Fresh off a state title and down veteran players, coach molding young squad

Rebuilding a team

By James Barron
Posted 8/22/19

Abreu Jr. called it “week-one stuff,” but this was day nine of preseason football practice.

If the Taos Tigers couldn’t execute a play they worked on during the first week, their …

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Fresh off a state title and down veteran players, coach molding young squad

Rebuilding a team


Abreu Jr. called it “week-one stuff,” but this was day nine of preseason football practice.

If the Taos Tigers couldn’t execute a play they worked on during the first week, their fifth-year head coach Abreu was not about to move on to the next one. The play was fairly simple: Two receivers streak 40 yards down the sidelines to the end zone and Tigers quarterback Noah Armijo’s job was to connect with one of them.

When it didn’t happen the first three times at Wednesday’s practice (Aug. 14) at Anaya Field, Abreu made it clear the team would spend the rest of practice running the same play until it was executed properly.

“We’re not moving away until the wide receiver makes a catch or the quarterback throws the ball correctly,” Abreu barked to the 40 varsity players on the field.

For the next three minutes, the process repeated itself, until Armijo on the seventh try finally connected with a receiver down the right sideline and the Tigers broke into a cheer.

As the first-team offense huddled for the next play, a lineman huffed about the long interlude.

“I’m not even running and I’m tired,” he said.

While it might seem like a “my way or the highway approach,” Abreu felt it was important to emphasize that execution was paramount, even with something Taos would have executed flawlessly – and without another thought – under normal circumstances.

Being that the Tigers are coming off their best season and first state football title, which they won 14-7 over Bloomfield in December, Abreu’s tough approach has a method to it.

“This isn’t an entitlement thing where you just show up and win,” Abreu said. “There was four years of work behind that, four years of dedication and sacrifice behind that. It wasn’t an overnight success.”

The same can be said about Taos repeating as Class 4A champion. Replacing last year’s team that was senior-heavy is a group that is a mixture of veteran upperclassmen and promising, yet inexperienced players trying to fill some very big shoes.

Perhaps no area better underscores that than the offensive and defensive lines. Senior Santiago Salazar, a 5-foot-10, 270-pound senior who was a first-team All-State performer in 2018, slides over from guard to center and will anchor an offensive line that has two sophomores in Uriel Chavez and Ryan Garcia in the guard spots.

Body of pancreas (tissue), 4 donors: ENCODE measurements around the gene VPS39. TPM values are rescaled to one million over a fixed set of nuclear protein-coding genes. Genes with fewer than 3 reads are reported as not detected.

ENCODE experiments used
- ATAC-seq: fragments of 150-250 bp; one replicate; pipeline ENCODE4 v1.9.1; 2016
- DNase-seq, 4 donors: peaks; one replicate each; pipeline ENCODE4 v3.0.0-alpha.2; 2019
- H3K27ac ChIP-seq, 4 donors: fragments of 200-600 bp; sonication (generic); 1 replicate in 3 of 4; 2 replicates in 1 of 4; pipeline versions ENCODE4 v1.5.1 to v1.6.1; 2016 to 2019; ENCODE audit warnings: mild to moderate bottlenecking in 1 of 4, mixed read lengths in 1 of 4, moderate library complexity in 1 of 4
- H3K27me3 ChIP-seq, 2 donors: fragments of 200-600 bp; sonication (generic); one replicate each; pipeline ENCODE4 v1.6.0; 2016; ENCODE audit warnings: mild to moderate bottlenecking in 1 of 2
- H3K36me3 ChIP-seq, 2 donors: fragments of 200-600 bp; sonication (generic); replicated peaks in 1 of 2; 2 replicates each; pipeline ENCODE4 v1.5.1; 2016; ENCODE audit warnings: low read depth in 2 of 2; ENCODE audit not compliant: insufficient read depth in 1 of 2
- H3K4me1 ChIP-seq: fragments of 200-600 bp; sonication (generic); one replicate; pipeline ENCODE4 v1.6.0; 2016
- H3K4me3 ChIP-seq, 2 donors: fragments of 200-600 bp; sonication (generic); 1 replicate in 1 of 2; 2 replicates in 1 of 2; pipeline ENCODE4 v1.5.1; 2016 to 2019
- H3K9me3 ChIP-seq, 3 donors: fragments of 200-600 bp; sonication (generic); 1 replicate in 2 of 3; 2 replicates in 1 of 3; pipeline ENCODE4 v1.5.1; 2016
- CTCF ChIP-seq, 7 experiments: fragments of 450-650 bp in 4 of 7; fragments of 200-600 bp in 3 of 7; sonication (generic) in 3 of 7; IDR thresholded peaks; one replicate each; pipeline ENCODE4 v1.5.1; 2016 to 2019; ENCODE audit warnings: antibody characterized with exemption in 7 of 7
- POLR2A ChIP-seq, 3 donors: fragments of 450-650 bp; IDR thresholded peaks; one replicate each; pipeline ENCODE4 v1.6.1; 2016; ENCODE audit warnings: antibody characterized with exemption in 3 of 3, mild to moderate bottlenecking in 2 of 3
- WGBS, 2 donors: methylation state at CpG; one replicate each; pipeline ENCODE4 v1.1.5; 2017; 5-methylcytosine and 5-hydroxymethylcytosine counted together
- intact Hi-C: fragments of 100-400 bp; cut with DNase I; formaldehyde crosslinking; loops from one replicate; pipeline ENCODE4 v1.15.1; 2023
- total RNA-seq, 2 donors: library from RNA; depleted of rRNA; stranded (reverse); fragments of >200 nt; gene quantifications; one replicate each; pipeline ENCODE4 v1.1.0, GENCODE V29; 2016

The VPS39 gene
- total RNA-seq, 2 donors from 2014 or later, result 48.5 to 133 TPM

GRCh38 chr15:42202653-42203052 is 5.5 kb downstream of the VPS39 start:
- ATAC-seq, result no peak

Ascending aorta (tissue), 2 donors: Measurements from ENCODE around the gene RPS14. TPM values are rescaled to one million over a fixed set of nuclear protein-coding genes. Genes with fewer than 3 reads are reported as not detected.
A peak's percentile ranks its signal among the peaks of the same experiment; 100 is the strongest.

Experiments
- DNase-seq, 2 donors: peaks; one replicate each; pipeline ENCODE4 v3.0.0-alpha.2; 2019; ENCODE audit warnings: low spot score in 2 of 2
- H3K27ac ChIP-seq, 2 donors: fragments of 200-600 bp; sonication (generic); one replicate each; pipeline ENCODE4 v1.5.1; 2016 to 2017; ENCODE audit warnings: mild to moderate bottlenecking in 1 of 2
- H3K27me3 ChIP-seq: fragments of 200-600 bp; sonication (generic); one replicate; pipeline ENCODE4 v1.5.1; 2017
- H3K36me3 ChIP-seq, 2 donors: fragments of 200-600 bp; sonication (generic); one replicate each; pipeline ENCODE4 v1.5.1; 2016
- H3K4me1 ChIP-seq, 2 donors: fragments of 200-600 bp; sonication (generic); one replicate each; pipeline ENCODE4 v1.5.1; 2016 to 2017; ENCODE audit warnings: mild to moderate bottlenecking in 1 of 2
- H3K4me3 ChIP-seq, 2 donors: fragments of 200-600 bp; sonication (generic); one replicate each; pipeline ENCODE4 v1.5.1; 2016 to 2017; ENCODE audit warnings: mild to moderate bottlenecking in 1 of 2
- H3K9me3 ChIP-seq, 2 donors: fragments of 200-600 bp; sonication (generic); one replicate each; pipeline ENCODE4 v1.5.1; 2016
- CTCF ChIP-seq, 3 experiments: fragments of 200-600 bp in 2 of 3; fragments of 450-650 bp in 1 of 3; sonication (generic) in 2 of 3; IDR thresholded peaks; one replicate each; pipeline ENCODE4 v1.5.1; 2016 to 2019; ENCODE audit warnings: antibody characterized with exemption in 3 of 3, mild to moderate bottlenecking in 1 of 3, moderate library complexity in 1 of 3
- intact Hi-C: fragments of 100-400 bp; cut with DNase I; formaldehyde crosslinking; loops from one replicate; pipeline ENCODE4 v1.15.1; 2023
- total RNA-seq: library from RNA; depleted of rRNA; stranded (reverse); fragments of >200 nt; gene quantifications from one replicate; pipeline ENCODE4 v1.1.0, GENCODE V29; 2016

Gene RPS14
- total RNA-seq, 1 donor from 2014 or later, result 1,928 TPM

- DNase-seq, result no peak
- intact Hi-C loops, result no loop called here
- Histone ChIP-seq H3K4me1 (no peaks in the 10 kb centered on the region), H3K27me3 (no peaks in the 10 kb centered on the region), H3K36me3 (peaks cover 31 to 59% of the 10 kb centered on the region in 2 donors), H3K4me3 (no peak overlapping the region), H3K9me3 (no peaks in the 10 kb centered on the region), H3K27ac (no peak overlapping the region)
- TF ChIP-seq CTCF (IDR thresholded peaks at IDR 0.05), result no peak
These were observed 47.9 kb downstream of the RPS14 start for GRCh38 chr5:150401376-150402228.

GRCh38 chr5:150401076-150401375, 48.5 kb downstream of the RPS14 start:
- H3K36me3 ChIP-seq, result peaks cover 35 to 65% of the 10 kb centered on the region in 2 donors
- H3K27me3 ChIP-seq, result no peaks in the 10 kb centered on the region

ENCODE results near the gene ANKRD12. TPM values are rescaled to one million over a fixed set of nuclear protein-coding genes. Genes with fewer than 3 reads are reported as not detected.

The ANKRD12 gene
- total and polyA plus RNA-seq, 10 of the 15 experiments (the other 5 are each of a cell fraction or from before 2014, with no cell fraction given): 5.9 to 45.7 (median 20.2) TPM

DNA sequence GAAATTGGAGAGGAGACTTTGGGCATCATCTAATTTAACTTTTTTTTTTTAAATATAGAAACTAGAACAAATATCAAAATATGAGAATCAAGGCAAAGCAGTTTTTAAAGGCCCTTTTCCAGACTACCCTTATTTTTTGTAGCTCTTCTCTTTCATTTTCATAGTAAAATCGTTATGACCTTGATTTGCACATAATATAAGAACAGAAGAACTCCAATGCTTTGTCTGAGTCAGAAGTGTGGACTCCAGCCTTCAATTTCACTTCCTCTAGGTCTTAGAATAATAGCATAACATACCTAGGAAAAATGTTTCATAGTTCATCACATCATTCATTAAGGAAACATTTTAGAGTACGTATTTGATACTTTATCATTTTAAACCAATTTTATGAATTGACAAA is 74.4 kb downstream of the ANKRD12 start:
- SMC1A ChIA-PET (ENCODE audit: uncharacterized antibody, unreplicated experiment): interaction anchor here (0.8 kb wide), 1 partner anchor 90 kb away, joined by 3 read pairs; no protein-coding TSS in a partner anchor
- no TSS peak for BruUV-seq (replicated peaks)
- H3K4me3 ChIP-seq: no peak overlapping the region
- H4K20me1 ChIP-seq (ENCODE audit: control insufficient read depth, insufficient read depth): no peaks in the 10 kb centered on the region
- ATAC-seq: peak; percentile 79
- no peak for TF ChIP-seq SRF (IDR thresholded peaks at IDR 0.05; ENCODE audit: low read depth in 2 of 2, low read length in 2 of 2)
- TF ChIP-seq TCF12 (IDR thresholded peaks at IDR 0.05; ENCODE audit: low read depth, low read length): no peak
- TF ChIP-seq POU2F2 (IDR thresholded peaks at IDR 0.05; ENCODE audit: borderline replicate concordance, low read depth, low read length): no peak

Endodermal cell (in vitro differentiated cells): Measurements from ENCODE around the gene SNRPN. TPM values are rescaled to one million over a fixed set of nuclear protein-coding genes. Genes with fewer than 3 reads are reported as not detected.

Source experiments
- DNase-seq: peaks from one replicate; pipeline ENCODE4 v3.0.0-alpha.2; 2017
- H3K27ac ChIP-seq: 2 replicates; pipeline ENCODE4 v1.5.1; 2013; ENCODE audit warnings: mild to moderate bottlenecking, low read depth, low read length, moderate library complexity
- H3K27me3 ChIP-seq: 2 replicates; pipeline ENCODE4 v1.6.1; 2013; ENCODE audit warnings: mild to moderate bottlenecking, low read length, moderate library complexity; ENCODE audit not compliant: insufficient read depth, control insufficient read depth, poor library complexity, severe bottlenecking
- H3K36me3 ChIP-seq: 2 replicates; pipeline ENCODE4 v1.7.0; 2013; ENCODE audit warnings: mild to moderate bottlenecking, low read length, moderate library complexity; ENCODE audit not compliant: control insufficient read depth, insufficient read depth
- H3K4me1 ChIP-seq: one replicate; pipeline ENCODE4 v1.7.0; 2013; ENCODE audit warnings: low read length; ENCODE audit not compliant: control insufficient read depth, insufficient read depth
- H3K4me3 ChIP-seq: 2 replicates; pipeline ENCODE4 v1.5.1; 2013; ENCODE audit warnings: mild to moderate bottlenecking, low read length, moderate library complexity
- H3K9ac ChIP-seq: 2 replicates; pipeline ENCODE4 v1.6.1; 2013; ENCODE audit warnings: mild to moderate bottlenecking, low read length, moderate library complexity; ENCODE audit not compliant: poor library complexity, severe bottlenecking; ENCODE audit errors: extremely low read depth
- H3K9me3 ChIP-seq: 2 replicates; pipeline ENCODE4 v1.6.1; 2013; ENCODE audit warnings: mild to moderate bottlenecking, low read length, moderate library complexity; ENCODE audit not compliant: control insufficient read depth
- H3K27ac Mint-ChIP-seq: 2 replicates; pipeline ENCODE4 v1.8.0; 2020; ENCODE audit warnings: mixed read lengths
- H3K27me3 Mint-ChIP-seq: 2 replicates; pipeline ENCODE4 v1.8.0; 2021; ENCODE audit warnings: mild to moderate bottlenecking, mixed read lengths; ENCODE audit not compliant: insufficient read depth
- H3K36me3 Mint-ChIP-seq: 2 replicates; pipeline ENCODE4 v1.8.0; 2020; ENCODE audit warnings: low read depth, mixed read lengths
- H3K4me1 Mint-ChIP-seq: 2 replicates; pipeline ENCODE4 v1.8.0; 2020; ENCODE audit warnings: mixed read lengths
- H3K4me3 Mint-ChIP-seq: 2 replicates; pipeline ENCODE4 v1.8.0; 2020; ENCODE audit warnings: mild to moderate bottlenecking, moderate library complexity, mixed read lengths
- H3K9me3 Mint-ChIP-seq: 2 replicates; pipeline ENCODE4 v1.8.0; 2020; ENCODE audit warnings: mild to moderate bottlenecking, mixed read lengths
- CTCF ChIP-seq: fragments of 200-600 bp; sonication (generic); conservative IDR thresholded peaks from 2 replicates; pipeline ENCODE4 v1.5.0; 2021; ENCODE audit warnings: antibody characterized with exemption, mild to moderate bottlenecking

Salazar said the offseason helped build a lot of trust with each member on the line, as well as the sophomores.

“Those guys have stepped in really, really well,” Salazar said. “When we first got back [into the weight room], we started weightlifting together and we’ve gotten really close as a group. It’s like a band of brothers – we look out for each other.”

If the offensive line jells, it could open up the Tigers’ offense.

And it will have a different look compared to last year’s power running component led by graduates Jonathan Garcia and Brian Moraga. The pair keyed a rushing attack that averaged 272 yards per game and combined for 2,360 yards. Abreu expects several players do their part in establishing the ground game, led by senior Angel Limas. It’s a significant shift for Limas, who was the team’s leading receiver in 2018 with 521 yards and five touchdowns.

“I’m up for the challenge,” Limas said. “I want to fill Jonathan’s spot. It feels good that I should be back there.”

Limas won’t be absent from the passing game, which should get a big boost with the presence of 6-foot-5 senior Noah Armijo and his strong arm. Armijo has been the backup quarterback the past two seasons and it was his learning experience filling in for starter Jude Suazo two years ago that keyed the maturation process for him.

He came into a district game against St. Michael’s with the Tigers leading 14-6, but his inexperience and lack of preparation showed as the Horsemen scored 28 points in the third quarter that keyed their 41-21 win and helped them win the 2-4A (now 2-3A) title.

“I learned that you got to pay attention a lot more in practice,” Armijo said. “Every rep is very real and you can get thrown in there at any time. As you saw there against St. Michael’s, it wasn’t pretty.”

Still, Armijo’s experience is a cautionary tale for younger, inexperienced players.

Abreu added that he and the coaching staff focused more on fundamentals in the offseason in order to get those players prepared. It also presented a different challenge for Abreu, who admitted he was spoiled as a coach with the veteran group he had for the previous three seasons.

“Not that I forget where I came from with the fundamentals, but now, let’s get back to it again,” Abreu said with a smile. “Let’s talk about that first step in the 24-Iso [play], talk about the second step of the 28-Toss. Where are our eyes at? Where are our hands, eyes and feet at?

“I got spoiled last year because they already knew where hands, eyes and feet were, and I just had to get them from point A to point B. Now, it’s hands, eyes and feet and get them from point A to point B.”

If Abreu can get the Tigers from point A (the basics) to point B (the nuances), it could spell out another good year – maybe one that picks up where last year’s championship team left off.

This story first published in the Santa Fe New Mexican, a sibling publication of the Taos News.


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